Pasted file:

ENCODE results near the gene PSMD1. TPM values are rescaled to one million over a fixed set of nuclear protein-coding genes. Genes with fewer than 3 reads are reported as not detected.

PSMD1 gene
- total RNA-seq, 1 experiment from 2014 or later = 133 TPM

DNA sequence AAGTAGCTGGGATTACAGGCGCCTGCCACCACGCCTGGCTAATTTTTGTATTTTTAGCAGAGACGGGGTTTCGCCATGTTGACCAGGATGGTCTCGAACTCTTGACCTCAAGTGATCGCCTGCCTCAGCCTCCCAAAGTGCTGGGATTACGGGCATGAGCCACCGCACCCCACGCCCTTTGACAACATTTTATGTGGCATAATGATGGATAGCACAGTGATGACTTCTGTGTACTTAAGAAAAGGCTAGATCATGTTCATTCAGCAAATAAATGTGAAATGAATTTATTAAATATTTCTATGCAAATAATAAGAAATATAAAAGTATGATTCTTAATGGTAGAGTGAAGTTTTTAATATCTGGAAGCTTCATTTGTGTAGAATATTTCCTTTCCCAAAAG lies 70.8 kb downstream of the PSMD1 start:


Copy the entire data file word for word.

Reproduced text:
ENCODE results near the gene PSMD1. TPM values are rescaled to one million over a fixed set of nuclear protein-coding genes. Genes with fewer than 3 reads are reported as not detected.

PSMD1 gene
- total RNA-seq, 1 experiment from 2014 or later = 133 TPM

DNA sequence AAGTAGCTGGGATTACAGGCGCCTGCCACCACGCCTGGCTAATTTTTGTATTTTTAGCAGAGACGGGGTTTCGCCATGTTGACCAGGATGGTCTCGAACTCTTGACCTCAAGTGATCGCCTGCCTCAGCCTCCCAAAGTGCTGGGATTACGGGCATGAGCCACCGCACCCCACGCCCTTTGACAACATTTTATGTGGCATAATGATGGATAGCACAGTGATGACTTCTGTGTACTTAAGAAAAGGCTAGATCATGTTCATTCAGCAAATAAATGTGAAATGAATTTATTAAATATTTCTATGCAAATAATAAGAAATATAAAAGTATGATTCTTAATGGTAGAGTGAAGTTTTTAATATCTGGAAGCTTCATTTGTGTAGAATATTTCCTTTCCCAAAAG lies 70.8 kb downstream of the PSMD1 start: